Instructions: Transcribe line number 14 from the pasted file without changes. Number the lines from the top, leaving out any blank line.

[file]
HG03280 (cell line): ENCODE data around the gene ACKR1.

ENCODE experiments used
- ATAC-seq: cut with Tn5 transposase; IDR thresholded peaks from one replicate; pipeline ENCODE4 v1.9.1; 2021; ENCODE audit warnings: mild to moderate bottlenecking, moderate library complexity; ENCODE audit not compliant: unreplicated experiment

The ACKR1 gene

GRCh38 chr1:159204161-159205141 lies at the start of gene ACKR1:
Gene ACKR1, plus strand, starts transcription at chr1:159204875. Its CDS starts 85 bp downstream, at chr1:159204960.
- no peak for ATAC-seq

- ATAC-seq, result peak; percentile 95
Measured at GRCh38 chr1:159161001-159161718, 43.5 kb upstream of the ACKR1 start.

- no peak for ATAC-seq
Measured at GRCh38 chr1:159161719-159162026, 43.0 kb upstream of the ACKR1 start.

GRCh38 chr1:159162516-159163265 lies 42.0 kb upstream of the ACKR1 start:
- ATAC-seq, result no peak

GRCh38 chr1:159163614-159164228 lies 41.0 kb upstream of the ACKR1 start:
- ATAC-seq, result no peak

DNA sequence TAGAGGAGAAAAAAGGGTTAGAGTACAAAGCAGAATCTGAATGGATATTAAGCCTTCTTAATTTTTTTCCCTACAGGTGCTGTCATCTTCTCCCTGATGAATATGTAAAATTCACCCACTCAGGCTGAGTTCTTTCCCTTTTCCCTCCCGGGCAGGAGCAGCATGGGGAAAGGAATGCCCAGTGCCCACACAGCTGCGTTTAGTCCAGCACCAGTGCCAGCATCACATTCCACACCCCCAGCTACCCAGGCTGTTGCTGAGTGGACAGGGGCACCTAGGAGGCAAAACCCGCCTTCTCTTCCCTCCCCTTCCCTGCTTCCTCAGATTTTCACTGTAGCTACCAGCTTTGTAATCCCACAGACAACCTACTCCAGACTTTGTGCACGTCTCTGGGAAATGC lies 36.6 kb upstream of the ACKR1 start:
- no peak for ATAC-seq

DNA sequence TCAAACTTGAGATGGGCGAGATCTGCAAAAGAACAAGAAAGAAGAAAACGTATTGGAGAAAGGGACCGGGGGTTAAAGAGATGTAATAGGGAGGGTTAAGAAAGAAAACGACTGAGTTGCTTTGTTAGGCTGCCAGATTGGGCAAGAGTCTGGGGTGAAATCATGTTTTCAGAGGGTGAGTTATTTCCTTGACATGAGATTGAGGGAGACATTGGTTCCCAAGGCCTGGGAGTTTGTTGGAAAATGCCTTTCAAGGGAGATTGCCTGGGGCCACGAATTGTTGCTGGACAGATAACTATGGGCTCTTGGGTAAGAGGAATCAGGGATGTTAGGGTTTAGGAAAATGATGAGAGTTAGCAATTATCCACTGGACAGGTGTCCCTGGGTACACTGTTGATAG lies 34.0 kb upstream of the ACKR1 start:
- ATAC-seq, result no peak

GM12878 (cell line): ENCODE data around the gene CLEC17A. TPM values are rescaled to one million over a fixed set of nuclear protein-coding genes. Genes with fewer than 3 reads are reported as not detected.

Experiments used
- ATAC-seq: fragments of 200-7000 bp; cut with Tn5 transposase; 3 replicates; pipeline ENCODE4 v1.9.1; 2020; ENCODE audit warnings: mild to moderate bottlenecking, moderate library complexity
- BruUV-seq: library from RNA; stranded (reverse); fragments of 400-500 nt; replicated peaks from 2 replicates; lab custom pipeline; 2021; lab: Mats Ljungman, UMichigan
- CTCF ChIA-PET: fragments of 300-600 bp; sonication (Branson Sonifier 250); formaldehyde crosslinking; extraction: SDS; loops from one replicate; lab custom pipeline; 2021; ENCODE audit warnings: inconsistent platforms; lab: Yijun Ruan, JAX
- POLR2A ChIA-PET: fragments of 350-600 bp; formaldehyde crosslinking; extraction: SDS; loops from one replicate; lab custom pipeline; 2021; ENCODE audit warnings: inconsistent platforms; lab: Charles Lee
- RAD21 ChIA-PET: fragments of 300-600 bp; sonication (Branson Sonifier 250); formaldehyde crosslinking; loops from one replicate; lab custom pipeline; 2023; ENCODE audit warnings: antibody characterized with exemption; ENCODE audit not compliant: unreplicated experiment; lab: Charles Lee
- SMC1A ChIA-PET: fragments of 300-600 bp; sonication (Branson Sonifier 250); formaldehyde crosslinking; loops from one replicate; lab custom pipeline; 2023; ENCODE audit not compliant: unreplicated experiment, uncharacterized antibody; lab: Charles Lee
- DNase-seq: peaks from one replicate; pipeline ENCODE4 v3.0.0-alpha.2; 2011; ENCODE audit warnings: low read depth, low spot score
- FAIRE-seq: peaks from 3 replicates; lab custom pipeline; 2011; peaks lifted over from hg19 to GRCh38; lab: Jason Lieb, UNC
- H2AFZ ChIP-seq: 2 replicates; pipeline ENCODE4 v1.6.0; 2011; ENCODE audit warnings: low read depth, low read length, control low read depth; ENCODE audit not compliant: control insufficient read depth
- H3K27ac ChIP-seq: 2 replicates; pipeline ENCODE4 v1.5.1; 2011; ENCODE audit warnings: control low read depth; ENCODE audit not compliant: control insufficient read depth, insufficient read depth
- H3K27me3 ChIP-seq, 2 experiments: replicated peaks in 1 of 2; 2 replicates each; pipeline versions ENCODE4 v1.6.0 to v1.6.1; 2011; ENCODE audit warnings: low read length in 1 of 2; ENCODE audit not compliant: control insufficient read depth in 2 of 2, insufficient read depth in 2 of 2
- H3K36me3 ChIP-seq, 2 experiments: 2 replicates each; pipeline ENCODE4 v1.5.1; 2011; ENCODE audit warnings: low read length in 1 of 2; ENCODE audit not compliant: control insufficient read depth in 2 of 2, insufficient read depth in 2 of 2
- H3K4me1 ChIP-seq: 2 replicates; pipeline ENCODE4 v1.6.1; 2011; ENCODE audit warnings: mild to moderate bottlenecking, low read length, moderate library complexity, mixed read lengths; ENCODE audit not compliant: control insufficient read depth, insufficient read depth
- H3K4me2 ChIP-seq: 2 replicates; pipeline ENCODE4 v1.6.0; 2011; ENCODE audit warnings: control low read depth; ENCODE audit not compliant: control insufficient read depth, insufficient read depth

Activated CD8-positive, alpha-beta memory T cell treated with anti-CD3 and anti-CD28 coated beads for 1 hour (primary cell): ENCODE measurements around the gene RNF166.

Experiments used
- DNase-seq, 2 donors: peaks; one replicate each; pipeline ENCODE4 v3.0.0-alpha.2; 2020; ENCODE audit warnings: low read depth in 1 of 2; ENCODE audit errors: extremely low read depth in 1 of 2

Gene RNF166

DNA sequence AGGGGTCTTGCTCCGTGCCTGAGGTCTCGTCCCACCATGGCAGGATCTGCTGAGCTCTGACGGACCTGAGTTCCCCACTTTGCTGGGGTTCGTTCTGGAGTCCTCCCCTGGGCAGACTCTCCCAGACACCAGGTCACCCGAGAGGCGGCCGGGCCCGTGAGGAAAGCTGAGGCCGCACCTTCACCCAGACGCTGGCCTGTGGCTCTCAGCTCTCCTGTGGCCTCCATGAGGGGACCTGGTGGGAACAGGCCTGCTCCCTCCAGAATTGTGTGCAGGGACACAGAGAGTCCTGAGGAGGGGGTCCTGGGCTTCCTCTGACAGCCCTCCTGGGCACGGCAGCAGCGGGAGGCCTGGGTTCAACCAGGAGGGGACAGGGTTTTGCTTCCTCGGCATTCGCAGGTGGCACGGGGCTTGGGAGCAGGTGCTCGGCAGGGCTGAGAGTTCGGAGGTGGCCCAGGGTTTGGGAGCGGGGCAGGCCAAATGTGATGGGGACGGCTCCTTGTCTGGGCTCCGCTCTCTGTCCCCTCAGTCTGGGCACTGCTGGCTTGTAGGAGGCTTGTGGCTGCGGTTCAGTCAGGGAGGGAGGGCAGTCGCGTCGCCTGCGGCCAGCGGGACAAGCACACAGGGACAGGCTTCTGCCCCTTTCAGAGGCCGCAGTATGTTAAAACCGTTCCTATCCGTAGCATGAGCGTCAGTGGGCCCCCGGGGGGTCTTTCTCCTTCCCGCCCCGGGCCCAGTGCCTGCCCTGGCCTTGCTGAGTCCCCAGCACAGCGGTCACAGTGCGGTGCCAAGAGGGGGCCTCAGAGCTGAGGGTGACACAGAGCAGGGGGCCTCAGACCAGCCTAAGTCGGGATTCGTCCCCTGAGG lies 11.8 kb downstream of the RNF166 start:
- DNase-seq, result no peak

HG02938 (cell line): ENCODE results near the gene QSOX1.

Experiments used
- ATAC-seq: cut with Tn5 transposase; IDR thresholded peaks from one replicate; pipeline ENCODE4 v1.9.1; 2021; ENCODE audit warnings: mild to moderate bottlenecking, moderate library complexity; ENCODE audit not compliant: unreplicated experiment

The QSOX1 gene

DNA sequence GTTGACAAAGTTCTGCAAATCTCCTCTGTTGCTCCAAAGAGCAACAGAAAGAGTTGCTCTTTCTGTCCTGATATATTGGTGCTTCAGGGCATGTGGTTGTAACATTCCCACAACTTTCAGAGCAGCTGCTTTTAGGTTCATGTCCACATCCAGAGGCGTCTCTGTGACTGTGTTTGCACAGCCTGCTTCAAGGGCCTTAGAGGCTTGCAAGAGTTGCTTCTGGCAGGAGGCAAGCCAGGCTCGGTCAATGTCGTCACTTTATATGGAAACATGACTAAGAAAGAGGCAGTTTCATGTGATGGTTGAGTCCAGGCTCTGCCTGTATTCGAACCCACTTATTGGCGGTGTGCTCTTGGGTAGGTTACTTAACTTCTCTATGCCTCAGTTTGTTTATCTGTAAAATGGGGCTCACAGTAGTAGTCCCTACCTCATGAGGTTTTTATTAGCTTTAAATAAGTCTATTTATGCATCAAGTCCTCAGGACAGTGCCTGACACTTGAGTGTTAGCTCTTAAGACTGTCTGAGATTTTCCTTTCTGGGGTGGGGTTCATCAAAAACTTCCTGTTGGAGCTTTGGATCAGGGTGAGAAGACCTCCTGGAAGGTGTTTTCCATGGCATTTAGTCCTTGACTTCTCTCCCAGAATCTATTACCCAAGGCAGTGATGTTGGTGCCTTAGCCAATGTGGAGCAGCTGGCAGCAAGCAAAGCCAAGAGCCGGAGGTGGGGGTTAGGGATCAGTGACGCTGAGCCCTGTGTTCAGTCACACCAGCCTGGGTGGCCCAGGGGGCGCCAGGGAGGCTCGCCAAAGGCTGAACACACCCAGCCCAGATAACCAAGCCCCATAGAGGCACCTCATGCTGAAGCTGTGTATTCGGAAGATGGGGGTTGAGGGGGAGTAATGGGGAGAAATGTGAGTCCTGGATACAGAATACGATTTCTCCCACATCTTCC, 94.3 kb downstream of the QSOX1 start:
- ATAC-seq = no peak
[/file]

GRCh38 chr1:159163614-159164228 lies 41.0 kb upstream of the ACKR1 start: